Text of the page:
INCREASING GLOBAL population demands high crop production to meet the food requirements. Sustainable agriculture ensures the food security, food safety and environmental protection simultaneously. Allelopathy is one of the key processes being used in organically managed agro-ecosystems. It is a natural ecological phenomenon in which plants or micro organisms influence the growth and functioning of others in their vicinity by releasing specific chemicals known as allelochemicals. These chemicals are released in environment by volatilization, leaching, decomposition and root exudation.
Allelopathy has two dimensions; inhibitory and promotory. Inhibitory role of allelopathy has been intensively studied and has been utilized effectively in organic weed management. But its growth stimulatory effects are less explored and this novel aspect was neglected so far. Allelochemicals are naturally released in aerial and soil environment but the use of allelopathic crop water extracts as foliage application has shown good results regarding weed control. Allelochemicals are concentration dependent. Important secondary metabolites identified as allelochemicals are phenolics, alkaloids, flavonoids, terpenoids, momilactone, hydroxamic acids, brassinosteroids, jasmonates, salicylates, glucosinolates, carbohydrates and amino acids. These chemicals have inhibitory and promotory effects and also imparts resistance against several abiotic stresses by improving physiological and biochemical adaptations of plants.
They increase crop growth at low concentrations while suppress the growth at high concentrations. Most of the allelochemicals are water soluble and water is the best medium and carrier for such chemicals. Recent research has shown that water extracts of sorghum, brassica, sunflower, rice, wheat, barley and moringa having promotory allelochemicals, improve growth of different arable crops and vegetables, when applied at low concentrations.
Crops with promotory allelochemicals
Laboratory as well as field research trails have revealed that;
l Moringa (Moringa oleifera) leaf extracts are growth and yield (20-35 per cent) enhancer in different vegetables and sugarcane, when applied at diluted (30 times) rates.
l Very low concentrations of alfalfa leaf extracts are promotory for alfalfa root growth and proliferation.
l About 52, 42 and 42 per cent increase in maize yield has been reported under foliar application of 3 per cent moringa, 3 per cent sorghum and 3% brassica water extracts, respectively.
l Foliar application of 2 per cent brassica, sunflower, moringa and rice water extracts promote wheat grain yield significantly.
l Foliar application of sorgaab (sorghum extract) has promotory effects on growth and yield of crops as allelochemicals present in it show stimulatory behavior at diluted concentrations.
Growth promotion by low concentrations of secondary metabolites has been proved by different researchers and different mechanisms have also been proposed which are responsible for it. But it is very hard to determine a definite mechanism due to diverse nature and complicated responses of such chemicals under natural conditions. Secondary metabolites at low concentrations help to induce germination by breaking seed dormancy, promote root growth by improving moisture availability and temperature regulation, enhance mineralization of nutrients and improve their uptake. They also induce tolerance against biotic and abiotic stresses to ensure plant defense and survival. As antioxidant, potential of phenolics (e.g., flavonoids, lignins and tannins) under sub-optimal conditions have been elucidated by several researchers. They regulate maturity, senescence water relations, translocation of assimilates and quality. Plant hormones have a positive role to play in physiological processes like seed germination, root growth, chlorophyll accumulation, photosynthesis, transpiration, leaf expansion, translocation and genetic encodings. Hence they have positive effects on different physiological, chemical and biochemical processes at low rates and resultantly on crop growth and development.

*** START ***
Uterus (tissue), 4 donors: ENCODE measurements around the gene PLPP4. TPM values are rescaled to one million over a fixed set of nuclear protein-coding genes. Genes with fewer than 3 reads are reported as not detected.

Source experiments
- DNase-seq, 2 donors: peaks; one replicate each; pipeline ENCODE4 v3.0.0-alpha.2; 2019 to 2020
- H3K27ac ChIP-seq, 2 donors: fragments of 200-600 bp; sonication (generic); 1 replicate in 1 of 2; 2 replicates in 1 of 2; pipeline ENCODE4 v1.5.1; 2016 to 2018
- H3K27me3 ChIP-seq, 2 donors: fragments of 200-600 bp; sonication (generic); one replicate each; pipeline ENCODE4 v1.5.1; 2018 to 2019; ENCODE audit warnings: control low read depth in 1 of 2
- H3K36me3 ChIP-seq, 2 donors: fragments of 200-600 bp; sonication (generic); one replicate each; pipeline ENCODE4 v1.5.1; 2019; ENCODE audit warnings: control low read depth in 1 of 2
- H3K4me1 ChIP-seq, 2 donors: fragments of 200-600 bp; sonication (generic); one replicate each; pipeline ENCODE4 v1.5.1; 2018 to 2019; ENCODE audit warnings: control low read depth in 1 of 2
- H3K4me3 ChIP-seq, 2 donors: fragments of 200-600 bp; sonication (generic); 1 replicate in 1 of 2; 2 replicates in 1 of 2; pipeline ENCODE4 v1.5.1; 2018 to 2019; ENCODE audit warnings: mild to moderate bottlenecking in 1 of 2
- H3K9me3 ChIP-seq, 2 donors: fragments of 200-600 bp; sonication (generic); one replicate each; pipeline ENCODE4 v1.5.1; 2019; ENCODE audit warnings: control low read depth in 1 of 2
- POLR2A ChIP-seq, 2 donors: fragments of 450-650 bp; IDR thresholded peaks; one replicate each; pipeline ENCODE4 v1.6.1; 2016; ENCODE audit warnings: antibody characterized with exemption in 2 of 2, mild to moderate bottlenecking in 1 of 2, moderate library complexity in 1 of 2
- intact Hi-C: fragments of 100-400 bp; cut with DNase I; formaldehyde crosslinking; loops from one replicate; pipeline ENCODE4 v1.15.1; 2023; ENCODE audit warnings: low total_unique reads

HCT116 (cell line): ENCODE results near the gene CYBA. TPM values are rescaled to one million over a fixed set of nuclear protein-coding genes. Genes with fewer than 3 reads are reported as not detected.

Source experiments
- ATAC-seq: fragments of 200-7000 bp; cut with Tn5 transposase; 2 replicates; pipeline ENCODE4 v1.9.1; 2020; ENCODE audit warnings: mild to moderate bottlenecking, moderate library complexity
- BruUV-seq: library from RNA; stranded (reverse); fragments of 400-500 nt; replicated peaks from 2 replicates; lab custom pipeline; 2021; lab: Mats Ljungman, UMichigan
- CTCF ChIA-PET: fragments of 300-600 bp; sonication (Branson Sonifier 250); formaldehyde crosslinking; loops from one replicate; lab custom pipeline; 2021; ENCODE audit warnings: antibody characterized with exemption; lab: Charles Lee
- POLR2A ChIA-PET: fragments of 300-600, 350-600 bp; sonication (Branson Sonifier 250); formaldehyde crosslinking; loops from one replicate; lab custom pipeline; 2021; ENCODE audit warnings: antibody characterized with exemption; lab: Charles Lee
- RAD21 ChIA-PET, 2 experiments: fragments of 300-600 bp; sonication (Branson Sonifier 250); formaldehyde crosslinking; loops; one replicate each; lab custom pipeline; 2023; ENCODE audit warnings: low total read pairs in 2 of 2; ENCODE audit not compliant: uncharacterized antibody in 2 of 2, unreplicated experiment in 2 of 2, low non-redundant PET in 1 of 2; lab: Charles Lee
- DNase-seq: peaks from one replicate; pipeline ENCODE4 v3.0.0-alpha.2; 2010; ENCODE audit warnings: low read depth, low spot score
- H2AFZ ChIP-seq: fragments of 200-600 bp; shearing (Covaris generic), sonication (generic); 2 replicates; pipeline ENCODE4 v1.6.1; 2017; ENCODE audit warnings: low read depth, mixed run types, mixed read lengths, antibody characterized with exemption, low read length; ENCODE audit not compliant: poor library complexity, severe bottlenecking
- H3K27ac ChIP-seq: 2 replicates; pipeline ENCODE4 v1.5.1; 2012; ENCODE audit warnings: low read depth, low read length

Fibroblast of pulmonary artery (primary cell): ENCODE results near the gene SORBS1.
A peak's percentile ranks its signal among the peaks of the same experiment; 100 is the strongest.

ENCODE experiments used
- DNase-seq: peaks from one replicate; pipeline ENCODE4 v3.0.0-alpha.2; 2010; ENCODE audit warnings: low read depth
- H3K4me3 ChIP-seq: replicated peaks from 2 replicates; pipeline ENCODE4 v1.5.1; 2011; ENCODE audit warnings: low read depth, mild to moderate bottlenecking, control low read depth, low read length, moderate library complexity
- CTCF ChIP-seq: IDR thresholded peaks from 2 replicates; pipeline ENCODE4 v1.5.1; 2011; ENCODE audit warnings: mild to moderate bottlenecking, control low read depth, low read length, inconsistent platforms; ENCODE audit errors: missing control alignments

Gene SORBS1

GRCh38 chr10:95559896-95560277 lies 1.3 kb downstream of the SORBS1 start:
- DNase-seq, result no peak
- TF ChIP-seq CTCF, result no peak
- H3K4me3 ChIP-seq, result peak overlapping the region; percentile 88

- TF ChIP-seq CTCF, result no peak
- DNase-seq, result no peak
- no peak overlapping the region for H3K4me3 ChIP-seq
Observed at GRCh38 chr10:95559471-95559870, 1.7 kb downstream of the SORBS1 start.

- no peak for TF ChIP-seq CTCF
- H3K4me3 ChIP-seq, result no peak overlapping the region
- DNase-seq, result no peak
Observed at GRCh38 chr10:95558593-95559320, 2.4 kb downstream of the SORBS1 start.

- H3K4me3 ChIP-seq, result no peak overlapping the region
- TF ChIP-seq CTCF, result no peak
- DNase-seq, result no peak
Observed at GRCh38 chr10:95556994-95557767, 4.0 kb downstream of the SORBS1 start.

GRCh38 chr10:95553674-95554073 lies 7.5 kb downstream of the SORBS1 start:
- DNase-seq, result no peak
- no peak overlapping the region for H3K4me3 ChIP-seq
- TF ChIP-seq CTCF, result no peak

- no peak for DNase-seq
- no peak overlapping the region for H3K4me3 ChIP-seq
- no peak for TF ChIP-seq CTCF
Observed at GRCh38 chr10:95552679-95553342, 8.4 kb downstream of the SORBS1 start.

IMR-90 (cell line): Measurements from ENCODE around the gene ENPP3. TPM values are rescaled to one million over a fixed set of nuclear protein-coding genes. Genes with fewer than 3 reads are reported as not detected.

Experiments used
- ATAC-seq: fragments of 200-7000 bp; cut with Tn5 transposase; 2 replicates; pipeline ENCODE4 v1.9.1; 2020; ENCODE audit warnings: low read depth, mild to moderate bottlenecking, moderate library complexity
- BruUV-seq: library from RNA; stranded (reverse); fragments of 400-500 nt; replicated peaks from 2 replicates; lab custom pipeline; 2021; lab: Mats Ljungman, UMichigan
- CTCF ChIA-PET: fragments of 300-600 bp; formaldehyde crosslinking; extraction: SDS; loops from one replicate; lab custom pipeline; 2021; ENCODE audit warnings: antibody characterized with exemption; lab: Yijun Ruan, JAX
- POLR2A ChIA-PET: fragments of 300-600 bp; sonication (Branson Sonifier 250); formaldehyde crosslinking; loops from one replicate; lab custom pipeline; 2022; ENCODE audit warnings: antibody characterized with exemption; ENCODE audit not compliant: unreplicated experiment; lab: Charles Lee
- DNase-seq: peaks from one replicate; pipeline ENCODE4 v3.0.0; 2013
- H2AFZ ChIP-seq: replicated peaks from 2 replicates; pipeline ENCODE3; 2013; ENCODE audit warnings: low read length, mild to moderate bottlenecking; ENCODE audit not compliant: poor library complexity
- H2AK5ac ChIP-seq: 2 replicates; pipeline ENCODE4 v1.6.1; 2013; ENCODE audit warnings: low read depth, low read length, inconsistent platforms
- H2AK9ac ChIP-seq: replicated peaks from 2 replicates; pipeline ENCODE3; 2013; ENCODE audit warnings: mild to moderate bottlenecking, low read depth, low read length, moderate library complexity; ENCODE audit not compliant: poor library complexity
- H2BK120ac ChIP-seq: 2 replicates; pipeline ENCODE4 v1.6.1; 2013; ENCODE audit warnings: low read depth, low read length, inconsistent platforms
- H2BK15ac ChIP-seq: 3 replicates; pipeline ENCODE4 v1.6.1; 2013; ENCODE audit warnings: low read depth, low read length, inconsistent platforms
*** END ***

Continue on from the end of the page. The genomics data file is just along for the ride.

Allelopathy can be employed for crop growth promotion and yield maximization in modern agriculture avoiding the environmental hazards of chemical growth regulators. Scientists have done a lot of work on synthetic plant growth regulators but did not get much success regarding their adoption in farming community especially in developing countries like us. This failure is mainly due to high prices of such growth promoters. Whereas, allelopathic water extracts are cost effective, eco friendly and efficient. They have no negative impact on environment and are already present at the door step of farmer. We just have to optimize their concentration which can perform best in the field. This work is in augmenting progress at Department of Agronomy, University of Agriculture Faisalabad and encouraging research findings are reinforcing the concept and its application in todays agriculture.
In near future the use of allelopathy for crop growth promotion will be the most acceptable and applicable option because of its numerous and long term advantages. In the long run it can ensure the provision of wholesome and nutritious food around the clock.
The writers Ali Ahsan Bajwa, Dr. Muhammad Farooq and Zahid Ata Cheema, are associated with Allelopathy Lab, Department of Agronomy, University of Agriculture, Faisalabad.